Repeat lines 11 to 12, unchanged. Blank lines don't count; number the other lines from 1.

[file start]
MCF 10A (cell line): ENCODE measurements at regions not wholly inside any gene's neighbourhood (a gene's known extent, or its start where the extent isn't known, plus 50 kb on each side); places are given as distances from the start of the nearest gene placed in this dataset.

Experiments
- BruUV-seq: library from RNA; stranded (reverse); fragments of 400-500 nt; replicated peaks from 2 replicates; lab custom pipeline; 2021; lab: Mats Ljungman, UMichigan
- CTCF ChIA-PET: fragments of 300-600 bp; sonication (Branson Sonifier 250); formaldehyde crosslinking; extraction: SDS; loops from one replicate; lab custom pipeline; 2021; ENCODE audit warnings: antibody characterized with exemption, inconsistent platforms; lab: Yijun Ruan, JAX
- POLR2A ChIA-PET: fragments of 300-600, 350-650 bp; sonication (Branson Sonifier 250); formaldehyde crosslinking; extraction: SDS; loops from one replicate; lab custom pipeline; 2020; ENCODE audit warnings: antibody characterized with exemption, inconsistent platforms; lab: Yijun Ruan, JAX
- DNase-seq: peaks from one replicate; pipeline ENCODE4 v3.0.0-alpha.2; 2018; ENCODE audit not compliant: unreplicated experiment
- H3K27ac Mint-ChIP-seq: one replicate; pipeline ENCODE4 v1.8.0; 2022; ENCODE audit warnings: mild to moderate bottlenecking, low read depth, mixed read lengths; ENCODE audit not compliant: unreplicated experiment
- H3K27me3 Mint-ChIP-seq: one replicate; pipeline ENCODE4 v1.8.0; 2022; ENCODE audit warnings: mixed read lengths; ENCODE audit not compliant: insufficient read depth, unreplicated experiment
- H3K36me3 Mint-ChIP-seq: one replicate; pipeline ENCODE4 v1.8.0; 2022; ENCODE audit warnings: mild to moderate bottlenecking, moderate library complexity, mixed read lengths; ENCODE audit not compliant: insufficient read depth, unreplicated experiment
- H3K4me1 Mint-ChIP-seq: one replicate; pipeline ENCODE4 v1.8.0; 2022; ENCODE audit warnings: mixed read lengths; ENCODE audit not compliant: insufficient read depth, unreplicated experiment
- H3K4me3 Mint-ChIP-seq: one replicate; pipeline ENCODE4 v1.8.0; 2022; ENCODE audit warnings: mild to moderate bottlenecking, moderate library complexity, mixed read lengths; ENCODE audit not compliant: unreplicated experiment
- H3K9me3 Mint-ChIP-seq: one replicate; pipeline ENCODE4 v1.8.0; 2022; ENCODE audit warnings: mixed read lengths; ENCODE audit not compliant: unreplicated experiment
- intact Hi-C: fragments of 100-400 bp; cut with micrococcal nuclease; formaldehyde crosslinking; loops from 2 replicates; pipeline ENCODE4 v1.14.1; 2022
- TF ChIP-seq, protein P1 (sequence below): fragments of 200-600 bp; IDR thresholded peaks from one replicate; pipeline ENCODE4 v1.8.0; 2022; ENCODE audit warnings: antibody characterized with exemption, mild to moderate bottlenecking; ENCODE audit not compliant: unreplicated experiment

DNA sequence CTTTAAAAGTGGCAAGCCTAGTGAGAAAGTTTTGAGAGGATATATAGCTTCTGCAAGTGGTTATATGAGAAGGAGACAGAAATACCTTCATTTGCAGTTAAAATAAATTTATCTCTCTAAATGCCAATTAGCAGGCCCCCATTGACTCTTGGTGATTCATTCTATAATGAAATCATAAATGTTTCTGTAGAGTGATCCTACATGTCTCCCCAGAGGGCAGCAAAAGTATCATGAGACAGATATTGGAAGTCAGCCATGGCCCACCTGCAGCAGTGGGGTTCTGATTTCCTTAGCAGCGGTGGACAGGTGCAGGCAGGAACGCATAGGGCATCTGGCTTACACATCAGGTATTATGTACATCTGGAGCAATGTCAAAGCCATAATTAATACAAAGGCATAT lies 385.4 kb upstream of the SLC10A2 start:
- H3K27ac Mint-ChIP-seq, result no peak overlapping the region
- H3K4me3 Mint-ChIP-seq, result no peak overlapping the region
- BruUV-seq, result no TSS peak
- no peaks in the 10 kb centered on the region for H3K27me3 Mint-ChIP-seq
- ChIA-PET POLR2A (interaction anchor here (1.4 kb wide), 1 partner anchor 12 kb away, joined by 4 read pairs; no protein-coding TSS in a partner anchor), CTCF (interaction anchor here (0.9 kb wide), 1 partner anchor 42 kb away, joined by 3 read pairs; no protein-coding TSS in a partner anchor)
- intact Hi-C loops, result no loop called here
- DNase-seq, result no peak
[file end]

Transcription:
- H3K4me3 Mint-ChIP-seq: one replicate; pipeline ENCODE4 v1.8.0; 2022; ENCODE audit warnings: mild to moderate bottlenecking, moderate library complexity, mixed read lengths; ENCODE audit not compliant: unreplicated experiment
- H3K9me3 Mint-ChIP-seq: one replicate; pipeline ENCODE4 v1.8.0; 2022; ENCODE audit warnings: mixed read lengths; ENCODE audit not compliant: unreplicated experiment